MUMBAI (Reuters) - India has withdrawn incentives for exports of cotton and yarn, a value-added product used by textile mills, an official order said, a move that could cut exporters’ margins in the world’s second-biggest exporter of the fibre.
The Directorate General of Foreign Trade (DGFT), a unit of the trade ministry, did not give any reason for withdrawing the incentives. To see the official order, click here
Together the benefit of the government’s Focus Market Scheme and Incremental Export Incentivisation Scheme on cotton yarn comes to around 4 percent of the free-on-board value of exports, according to Industry body the Confederation of Indian Textile Industry (CITI).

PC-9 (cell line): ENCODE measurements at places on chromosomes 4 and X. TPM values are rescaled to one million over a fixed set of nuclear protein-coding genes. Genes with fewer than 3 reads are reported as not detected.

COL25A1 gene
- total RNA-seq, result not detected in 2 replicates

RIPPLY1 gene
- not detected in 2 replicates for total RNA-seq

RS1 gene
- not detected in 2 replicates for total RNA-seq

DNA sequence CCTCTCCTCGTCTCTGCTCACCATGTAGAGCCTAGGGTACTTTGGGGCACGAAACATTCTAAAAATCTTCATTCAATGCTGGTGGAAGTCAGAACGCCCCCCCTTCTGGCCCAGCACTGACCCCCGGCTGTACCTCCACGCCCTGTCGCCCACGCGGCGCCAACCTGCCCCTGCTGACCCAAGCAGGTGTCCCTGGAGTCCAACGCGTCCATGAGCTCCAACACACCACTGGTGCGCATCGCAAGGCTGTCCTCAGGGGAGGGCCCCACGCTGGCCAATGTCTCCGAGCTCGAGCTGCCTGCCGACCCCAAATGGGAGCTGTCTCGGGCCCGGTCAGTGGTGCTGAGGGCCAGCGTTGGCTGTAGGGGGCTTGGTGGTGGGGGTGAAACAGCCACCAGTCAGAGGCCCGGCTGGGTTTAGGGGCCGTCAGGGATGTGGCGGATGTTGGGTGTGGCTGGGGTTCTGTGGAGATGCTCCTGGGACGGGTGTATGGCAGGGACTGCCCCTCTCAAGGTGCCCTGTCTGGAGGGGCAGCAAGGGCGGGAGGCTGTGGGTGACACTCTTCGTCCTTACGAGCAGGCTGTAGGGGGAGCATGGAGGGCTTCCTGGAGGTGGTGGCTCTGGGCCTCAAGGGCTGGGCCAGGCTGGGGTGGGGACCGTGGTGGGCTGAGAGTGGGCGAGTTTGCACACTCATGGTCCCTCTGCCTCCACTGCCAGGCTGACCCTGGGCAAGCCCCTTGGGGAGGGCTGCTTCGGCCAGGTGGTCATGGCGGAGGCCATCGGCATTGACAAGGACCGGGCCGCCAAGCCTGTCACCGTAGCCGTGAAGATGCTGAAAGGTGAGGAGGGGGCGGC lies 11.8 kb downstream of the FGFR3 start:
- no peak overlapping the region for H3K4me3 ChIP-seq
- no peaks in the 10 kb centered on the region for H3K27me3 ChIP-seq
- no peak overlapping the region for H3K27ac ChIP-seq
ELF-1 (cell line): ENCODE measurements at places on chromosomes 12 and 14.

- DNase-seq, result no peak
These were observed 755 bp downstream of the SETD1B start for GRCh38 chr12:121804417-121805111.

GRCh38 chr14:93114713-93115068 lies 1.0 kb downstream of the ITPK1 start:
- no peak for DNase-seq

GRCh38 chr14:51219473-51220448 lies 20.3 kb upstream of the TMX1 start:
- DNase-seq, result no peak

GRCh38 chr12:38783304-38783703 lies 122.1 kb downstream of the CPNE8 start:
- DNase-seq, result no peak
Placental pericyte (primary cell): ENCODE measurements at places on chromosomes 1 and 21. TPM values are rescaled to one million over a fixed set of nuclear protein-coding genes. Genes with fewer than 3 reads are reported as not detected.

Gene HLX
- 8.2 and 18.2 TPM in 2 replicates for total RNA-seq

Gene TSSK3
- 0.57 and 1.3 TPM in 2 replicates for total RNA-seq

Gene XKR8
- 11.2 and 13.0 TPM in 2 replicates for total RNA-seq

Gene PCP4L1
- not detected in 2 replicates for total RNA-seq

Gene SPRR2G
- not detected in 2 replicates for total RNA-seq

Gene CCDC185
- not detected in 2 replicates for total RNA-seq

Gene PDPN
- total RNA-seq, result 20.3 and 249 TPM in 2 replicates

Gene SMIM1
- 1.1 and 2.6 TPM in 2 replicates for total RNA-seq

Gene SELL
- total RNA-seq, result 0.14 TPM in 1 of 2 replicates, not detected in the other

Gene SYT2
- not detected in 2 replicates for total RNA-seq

Currently there is no cap on cotton and cotton yarn exports but exporters need to register shipments with the DGFT.
CITI urged the government to restore export benefits.
“India is the most competitive yarn producer in the world at present and, therefore, there are increasing export opportunities opening up for our cotton yarn,” Prem Malik, chairman of the CITI, said in a statement.
Despite the withdrawal of incentives for overseas sales, buoyant demand for cotton yarn would offset any fall in export margins, said M.B Lal, managing director of Shail Exports, a Mumbai-based exporter.
Trade commitments for cotton yarn exports rose more than 26 percent in August from a year earlier, data from the DGFT showed, mainly due to rising demand from China, India’s biggest client.
However, exports of raw cotton are seen down at 10 million bales in 2012/13 from 12.9 million bales a year ago.
India, also the world’s second-largest cotton grower, is forecast to produce a record 35.3 million bales, against 34 million bales a year ago.
Reporting by Meenakshi Sharma; editing by Mayank Bhardwaj and Keiron Henderson